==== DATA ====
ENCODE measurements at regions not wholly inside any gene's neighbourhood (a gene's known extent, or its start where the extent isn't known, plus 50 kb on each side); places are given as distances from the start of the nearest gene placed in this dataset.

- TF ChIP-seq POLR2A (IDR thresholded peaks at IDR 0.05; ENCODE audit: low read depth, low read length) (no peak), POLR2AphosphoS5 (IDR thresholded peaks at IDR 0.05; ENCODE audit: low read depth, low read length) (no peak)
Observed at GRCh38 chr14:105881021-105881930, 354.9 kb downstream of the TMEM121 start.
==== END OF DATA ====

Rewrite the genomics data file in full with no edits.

ENCODE measurements at regions not wholly inside any gene's neighbourhood (a gene's known extent, or its start where the extent isn't known, plus 50 kb on each side); places are given as distances from the start of the nearest gene placed in this dataset.

- TF ChIP-seq POLR2A (IDR thresholded peaks at IDR 0.05; ENCODE audit: low read depth, low read length) (no peak), POLR2AphosphoS5 (IDR thresholded peaks at IDR 0.05; ENCODE audit: low read depth, low read length) (no peak)
Observed at GRCh38 chr14:105881021-105881930, 354.9 kb downstream of the TMEM121 start.